Does your printer need a service?

If you have used your printer for several years without giving it any maintenance or if you have recently bought a second hand or used printer that has not been fully refurbished you should consider assessing its general condition and check its maintenance count.

Most heavy-duty laser printers have maintenance intervals ranging from 200,000 to 350,000 pages. A major service requires that the printer be thoroughly cleaned and a new maintenance kit installed. On a monochrome printer, the kit usually consists of a fuser, transfer roller and paper pick-up rollers. These components are subject to wear: the print quality will deteriorate and paper jams will become more frequent unless they are replaced.

The page count at which the last maintenance was performed or the next maintenance is due is usually recorded in the printer’s memory and it can be accessed via the LCD control panel. A printer will produce better quality output if it is serviced every 50,000 pages or once a year.  On HP printers, the maintenance count is also printed out on the configuration menu page. Most heavy-duty printers will beep and display an error message when the next maintenance falls due. Once the printer has been serviced and these components have been replaced, the maintenance count should be reset.

Regular servicing identified and resolved any problems before they become necessary to undertake expensive repairs. All printers accumulate a lot of paper dust and some waste toner that can be spread throughout the printer and may coat paper pick-up rollers and fuser rollers. This leads to more frequent paper jams, greater wear on the fuser rollers and reduced print quality. Keep the internal parts of the printer clean to maintain its print quality and enhance the service life of its components.

 Regular paper jams

Paper- feed problems are a good indication of your printer being in need of servicing.  For example the printer may not be picking up from one or more trays, or the printer may pickup multiple sheets of paper – both of which can be solved by cleaning or replacing the pick-up rollers and feed/separation rollers.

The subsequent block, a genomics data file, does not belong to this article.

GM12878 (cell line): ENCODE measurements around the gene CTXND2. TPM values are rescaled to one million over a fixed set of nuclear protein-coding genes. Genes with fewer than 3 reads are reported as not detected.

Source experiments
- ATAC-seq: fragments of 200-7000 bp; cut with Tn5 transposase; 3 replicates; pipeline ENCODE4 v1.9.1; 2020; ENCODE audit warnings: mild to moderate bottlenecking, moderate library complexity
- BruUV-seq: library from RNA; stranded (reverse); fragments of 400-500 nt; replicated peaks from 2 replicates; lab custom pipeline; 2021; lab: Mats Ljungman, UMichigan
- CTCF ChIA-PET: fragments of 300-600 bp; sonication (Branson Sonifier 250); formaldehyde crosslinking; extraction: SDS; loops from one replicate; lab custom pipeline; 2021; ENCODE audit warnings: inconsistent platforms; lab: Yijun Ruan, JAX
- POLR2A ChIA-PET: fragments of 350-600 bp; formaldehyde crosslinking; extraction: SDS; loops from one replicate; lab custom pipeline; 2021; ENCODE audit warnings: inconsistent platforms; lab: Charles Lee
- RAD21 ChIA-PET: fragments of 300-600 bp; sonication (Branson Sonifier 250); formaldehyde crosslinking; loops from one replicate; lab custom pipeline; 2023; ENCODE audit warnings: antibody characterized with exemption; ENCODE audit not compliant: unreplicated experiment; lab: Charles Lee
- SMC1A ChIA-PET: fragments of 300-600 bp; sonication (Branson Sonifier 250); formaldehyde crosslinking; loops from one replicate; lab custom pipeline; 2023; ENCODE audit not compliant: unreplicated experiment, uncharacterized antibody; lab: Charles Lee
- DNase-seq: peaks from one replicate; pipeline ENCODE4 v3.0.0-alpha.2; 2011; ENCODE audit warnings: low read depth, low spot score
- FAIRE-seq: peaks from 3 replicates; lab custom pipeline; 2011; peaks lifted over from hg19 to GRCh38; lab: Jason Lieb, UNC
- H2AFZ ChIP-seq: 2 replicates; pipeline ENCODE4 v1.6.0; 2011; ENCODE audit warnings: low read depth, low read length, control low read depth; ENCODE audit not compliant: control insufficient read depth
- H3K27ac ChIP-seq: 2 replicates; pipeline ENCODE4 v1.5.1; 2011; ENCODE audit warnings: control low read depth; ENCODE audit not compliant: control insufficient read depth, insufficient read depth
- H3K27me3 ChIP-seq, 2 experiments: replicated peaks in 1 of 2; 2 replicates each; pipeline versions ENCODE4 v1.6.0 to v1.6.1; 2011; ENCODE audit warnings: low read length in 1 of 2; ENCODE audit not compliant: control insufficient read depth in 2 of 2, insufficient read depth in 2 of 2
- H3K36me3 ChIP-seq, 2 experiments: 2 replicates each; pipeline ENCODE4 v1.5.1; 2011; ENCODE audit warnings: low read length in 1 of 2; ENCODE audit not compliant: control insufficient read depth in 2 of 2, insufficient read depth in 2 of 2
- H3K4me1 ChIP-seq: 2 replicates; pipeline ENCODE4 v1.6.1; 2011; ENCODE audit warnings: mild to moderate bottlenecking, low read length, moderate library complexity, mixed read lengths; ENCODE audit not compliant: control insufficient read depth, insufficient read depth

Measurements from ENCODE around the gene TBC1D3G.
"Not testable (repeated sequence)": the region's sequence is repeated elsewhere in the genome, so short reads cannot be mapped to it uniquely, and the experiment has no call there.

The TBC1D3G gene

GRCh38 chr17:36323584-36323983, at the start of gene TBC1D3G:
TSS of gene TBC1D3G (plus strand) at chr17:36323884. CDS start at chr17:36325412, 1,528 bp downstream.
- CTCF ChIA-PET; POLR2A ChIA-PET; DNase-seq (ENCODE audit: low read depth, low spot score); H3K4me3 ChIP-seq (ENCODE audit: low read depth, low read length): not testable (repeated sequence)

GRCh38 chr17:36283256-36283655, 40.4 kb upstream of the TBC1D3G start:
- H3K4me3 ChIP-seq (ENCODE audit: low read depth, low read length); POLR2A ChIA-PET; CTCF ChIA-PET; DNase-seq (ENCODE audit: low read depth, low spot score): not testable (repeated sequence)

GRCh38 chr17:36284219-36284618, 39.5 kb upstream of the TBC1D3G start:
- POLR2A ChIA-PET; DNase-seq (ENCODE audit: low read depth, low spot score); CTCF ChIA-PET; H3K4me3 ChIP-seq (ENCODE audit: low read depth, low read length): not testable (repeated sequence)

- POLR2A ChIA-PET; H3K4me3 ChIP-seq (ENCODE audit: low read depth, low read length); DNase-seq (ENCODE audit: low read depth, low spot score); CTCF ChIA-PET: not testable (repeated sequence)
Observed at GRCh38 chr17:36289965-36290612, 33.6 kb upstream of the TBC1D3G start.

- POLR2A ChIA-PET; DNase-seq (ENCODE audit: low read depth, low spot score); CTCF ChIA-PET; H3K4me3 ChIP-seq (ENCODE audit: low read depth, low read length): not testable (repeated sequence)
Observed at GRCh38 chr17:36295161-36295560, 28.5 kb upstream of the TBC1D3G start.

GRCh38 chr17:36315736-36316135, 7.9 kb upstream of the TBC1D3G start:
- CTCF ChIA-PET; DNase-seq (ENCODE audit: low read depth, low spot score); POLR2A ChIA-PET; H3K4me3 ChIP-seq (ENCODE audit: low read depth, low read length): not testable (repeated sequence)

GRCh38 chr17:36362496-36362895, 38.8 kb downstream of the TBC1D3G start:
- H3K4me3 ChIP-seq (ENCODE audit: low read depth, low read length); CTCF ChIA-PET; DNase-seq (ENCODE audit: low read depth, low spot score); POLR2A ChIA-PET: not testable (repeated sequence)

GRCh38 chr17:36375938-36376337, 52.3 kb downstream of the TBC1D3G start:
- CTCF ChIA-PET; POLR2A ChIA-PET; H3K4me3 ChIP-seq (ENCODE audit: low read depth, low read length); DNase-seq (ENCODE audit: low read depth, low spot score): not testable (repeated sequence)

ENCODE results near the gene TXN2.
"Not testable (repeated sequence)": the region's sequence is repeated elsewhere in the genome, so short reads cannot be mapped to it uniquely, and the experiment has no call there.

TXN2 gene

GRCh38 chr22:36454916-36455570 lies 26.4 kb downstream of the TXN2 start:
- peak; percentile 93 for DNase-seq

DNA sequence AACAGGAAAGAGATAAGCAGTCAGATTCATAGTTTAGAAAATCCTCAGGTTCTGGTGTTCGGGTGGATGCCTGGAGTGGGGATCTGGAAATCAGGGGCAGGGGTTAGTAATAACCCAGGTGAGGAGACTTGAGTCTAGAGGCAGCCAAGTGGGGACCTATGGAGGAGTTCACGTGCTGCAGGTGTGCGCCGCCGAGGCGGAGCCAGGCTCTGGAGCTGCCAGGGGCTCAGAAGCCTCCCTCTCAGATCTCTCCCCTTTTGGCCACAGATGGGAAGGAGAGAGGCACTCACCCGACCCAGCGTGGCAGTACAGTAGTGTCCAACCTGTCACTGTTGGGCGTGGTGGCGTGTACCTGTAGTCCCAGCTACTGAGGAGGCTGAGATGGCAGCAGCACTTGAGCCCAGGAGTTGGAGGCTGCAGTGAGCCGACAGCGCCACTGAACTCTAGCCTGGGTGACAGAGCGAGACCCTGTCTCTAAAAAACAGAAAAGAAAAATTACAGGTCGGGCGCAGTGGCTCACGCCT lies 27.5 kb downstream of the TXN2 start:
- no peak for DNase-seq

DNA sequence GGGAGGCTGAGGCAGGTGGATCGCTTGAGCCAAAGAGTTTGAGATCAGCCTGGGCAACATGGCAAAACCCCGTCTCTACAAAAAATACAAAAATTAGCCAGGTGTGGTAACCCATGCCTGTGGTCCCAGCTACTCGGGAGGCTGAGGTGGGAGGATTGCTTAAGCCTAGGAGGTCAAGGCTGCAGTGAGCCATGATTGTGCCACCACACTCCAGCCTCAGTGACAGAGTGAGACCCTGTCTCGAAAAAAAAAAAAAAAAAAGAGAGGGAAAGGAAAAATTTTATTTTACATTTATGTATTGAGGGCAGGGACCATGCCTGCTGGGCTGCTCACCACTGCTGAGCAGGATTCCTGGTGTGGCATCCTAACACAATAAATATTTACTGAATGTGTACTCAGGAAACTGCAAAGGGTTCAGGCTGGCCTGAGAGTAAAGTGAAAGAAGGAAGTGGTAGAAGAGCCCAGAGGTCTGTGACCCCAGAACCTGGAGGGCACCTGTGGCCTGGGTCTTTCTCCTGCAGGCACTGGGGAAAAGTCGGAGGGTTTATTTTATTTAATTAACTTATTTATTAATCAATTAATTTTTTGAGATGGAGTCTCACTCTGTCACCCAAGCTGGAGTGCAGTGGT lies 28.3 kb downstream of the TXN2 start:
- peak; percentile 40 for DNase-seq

Clean all other paper feed rollers in the paper path. Remove all grey/white crusted deposits on the rubber surfaces by scrubbing them with a cotton cloth dipped in methylated spirits, isopropyl alcohol or similar solvent. A gentle wipe is not sufficient. All the feed rollers should be a uniform colour (usually grey or black) and have a grippy surface texture.

If paper jams occur just before, during or just after the paper has passed through the fuser, you may find that one or more small pieces of paper are jammed in the fuser. You may need to remove the fuser from the printer to gain sufficient access to remove the paper.

Another possible cause of paper jamming in the fuser is that a user may have attempted to print on a transparency that is not rated for use in laser printers: the transparency melts onto the fuser rollers and obstructs the path of the paper. Again, a user may have attempted to print on labels that are not rated for use in laser printers: the glue melts in the fuser and one or more labels may be stuck onto the fuser rollers and thereby obstruct the path of the paper. You should never use a sheet of labels from which some labels have been removed. You should always change the paper type setting on the printer from plain paper to labels or transparencies (as appropriate) before attempting to print on media such as this. The printer will then adjust its fuser temperature and roller pressures accordingly to minimise the chances of damage to the printer.